Pennsylvania Rivers Conservation & Fly Fishing Youth Camp

PREPARATIONS UNDERWAY FOR 23rd CAMP

Oldest and Original Trout Unlimited Camp


Changes to the Library

A while ago I was working on another project and I needed to find a reference to a specific insect.  I wandered over to my bookshelf and removed the volume I thought would help me the most, Al Caucci’s and Bob Nastasi’s Hatches. My dog-eared much used copy is the first printing published in 1975.  I found the reference to the insect I was looking for but then realized that its name had been changed by the organization that does such things.  While the morphology of the insect, the life history, hatching times and imitations are still quite valid it was the name of the bug that was outdated.  Hatches and Swisher and Richards, Selective Trout (Crown, 1971) also occupies a dominant place in my library, but now they must be replaced by updated versions to accommodate current needs.

As planning began  for the 22nd edition of the Pennsylvania Rivers Conservation and Fly Fishing Youth Camp I noticed the similarities between the bookshelf and the camp.  As new information becomes available and issues related to coldwater conservation change, like the bookshelf, the camp curriculum must change, but the overall message of coldwater conservation remains the same for the camp.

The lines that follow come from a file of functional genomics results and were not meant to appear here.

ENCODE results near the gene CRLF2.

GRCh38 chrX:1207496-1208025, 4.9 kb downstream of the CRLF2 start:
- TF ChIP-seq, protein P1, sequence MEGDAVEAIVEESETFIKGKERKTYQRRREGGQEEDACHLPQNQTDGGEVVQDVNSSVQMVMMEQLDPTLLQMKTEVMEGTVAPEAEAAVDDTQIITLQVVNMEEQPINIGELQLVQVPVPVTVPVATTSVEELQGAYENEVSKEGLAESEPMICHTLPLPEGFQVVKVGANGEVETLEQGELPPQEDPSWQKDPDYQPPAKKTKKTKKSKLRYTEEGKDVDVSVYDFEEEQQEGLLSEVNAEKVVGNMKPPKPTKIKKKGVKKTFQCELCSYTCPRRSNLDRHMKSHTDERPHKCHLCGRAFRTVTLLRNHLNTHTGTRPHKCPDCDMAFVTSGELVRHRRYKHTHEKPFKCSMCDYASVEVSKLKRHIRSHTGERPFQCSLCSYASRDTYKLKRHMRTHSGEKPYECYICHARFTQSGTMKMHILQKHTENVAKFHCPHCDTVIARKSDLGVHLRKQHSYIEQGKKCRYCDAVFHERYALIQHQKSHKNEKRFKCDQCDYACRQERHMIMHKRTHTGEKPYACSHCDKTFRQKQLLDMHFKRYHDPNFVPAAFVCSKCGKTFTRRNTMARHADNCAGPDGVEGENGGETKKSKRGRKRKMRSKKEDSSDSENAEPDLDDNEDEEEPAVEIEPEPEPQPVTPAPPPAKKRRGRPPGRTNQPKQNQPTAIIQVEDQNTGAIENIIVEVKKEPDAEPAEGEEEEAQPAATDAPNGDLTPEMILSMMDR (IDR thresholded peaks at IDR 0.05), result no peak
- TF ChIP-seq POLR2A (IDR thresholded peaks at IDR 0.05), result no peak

In 1995 when Dr. Jack Beck and Inky Moore took me into the circle for planning and running the camp I must admit my bookshelf wasn’t what it is now.  I had collected several volumes on the topics of fly fishing, fly tying, natural history, hunting and some books that were just fun to read.  Ed Zern and Patrick McManus occupied shelf space with Schwiebert, Flick and Brooks.  Works by James A. Michener and Zane Gray were next to field guides for fish, insects and wildflowers.  As the years passed several new tomes were added and due to space considerations some were relegated to the bookshelves in the basement.  But the old standards remained.

It is like that with the Rivers Conservation Camp.  We – read that mostly Jack and Inky – began planning without knowing that we didn’t know enough to know we didn’t know enough.  I was delegated the task of developing a curriculum (with Inky’s and Jack’s approval of course) and finding the instructors who could fill those slots.  When you have enthusiastic leadership you feel like nothing is impossible, and our leaders were enthusiastic.  The original curriculum was planned to drive home the importance of cold water conservation and today that curriculum needs to still be relevant to the topic.